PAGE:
The Year That Changed Restaurants—and What Happens Next

The numbers are astounding. The food and beverage industry accounted for one in four jobs lost during the pandemic—more than any other sector of the economy. Without additional assistance, tens of thousands of bars and restaurants could shutter, taking up to 7 million jobs with them. That’s the barista who knows our order before we’re awake enough to ask for it, the busser whose smile improves a lousy day, and so many others behind the scenes. And yet, there’s hope. Restaurants have shown creativity and resilience, becoming movie theaters, drive-throughs, grocers. The industry banded together to push the Restaurants Act through Congress, which, if passed, would offer a $120 billion life preserver. Chefs are doing backflips to feed communities in need while also looking to the future. What the industry will look like on the other side is unknown. But if these folks have their way—and if we, the diners, support them—it’ll be smarter, more nimble, and a heck of a lot more egalitarian. 

We’ve been following how the restaurant industry has been coping with the Coronavirus throughout the year. For more reflections from the people on the inside, read our Restaurant Diaries series. 

Illustration by Joana Partyka

“We are an army of millions, and people need to go back to work to feed America.” 

José Andrés, chef and World Central Kitchen founder: “I closed two of my restaurants. Why? Because it was the smart thing to do. I don’t feel defeated; it’s part of life. There’s an old saying, ‘Success is going from failure to failure without losing enthusiasm.’ We are in for a big fight in the months ahead. Let’s hope the government gives us an injection of capital. We are an army of millions, and those people need to go back to work to feed America. Restaurants have always been a place to break bread, a place to come together. Sometimes it’s not even about the food. It’s about restoring our bodies and our faith in each other and the idea that together we can get through this.”

How World Central Kitchen Helps: WCK’s Restaurants for the People program pays local restaurants to cook for vulnerable communities, which in turn helps keep them afloat in a crisis. WCK has partnered with more than 2,400 establishments during the pandemic to serve those in need.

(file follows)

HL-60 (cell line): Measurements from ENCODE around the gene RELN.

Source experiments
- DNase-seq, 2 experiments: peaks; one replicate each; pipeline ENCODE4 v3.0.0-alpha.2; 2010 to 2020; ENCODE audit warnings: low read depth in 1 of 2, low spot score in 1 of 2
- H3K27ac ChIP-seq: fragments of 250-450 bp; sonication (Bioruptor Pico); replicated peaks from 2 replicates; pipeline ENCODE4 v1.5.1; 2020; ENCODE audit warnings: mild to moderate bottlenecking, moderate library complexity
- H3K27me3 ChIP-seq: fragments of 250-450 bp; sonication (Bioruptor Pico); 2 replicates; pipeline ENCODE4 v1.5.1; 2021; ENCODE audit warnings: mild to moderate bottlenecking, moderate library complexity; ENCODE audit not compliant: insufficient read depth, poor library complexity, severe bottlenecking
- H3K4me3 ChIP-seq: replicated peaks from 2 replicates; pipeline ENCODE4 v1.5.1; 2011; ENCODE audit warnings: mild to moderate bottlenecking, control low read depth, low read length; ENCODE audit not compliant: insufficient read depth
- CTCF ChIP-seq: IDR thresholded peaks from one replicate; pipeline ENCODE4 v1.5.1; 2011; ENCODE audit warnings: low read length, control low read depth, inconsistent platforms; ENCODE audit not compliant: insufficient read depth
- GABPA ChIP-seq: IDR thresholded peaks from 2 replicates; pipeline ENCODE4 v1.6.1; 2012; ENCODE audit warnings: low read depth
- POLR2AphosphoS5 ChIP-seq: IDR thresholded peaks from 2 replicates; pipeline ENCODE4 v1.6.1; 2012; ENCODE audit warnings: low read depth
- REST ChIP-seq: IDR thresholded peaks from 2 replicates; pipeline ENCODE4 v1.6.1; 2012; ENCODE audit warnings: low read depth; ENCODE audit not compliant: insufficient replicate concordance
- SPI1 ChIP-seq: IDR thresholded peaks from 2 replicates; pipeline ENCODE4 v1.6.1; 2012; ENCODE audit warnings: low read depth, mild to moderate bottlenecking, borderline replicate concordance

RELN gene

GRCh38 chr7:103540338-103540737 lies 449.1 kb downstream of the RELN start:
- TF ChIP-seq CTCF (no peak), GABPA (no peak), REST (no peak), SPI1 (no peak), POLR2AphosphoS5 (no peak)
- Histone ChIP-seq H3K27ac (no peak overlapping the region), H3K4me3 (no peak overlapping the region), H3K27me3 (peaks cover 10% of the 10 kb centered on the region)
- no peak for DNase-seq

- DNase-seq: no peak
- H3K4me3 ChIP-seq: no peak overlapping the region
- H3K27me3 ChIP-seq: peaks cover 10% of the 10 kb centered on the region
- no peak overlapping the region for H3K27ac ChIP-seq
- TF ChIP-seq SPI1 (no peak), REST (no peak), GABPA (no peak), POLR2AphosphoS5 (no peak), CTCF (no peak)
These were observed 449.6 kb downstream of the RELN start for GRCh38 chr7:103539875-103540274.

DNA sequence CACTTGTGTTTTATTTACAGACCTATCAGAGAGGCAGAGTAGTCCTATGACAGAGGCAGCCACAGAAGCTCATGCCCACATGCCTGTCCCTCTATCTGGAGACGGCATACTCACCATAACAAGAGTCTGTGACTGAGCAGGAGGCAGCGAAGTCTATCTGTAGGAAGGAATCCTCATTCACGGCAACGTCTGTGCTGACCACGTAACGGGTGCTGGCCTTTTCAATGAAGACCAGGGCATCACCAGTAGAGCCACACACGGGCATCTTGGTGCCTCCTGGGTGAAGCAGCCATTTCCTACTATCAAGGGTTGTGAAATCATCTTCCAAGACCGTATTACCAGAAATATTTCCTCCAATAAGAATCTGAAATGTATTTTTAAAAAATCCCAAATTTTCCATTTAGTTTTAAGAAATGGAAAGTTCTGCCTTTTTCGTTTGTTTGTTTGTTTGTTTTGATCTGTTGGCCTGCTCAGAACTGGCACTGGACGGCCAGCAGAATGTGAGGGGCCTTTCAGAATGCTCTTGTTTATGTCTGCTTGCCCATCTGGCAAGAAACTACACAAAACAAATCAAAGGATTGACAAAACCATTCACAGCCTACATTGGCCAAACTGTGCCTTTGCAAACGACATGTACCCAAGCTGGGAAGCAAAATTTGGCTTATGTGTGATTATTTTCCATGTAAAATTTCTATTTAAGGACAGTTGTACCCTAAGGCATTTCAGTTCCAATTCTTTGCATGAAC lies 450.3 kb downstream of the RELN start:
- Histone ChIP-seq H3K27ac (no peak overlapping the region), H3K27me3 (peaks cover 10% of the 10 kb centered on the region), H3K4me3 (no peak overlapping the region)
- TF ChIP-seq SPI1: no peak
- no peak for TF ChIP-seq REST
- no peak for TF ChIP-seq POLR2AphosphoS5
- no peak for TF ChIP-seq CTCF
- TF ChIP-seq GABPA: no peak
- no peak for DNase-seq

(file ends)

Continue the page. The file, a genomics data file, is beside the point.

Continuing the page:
“You have to adapt or die.”  

Eric Vernon, The Bar-B-Q Shop, Memphis: “We’re an old-school restaurant. We didn’t ‘do’ online. I know half of my customers by name. Now you’re telling us we can’t get near ’em?! I said, If we don’t go online quickly, we’re going to die. There were nights I’d stay up till 2 a.m. on this computer, trying to figure out everything. It took 30 days, but now people can order food through our website. They don’t understand how much DoorDash and Grubhub charge a restaurant, but those orders helped us stay in business. You have to adapt or die.”

“This is the end of the independent restaurant era.”

Edward Lee, 610 Magnolia, Louisville, KY: “This is the end of the independent restaurant era, and I don’t know any chef in their right mind who feels hopeful right now. We have meal kits; we’re getting heaters. But at the end of the day, I’m on the Titanic, trying to throw out buckets of water to stay afloat. It’s the fluctuations that really hurt us. We rely on predictability for staffing, for inventory. Now we don’t have a clue. Some of it is COVID-related; some of it is protest-related; and some of it related to fears about eating out. Sometimes it’s a viral article on Facebook that affects consumer confidence.”

“There is pride and honor in this work. To not be able to do it is very difficult.”

Louise Palmer, Send Chinatown Love, NYC: “Chinese New Year in February is when a lot of Chinatown restaurants started closing due to anti-Asian sentiment from the whole ‘Kung Flu’ notion. By the time stay-at-home orders went into place, many businesses were already operating at a loss. A lot of them didn’t qualify for the Payroll Protection Program because they’re very analog; it’s hard to quantify things. Or there were language barriers to accessing it. And because they are cash-only, they can’t use systems like Seamless. These mom-and-pop shops keep prices super low to support the affordable housing units and elderly people in the area. They’re feeding the community. For them to close, it’s one less option for someone who doesn’t have a lot of money to eat. For a lot of our merchants there is pride and honor in this work; they want to earn a living. To not be able to do that is very difficult.”

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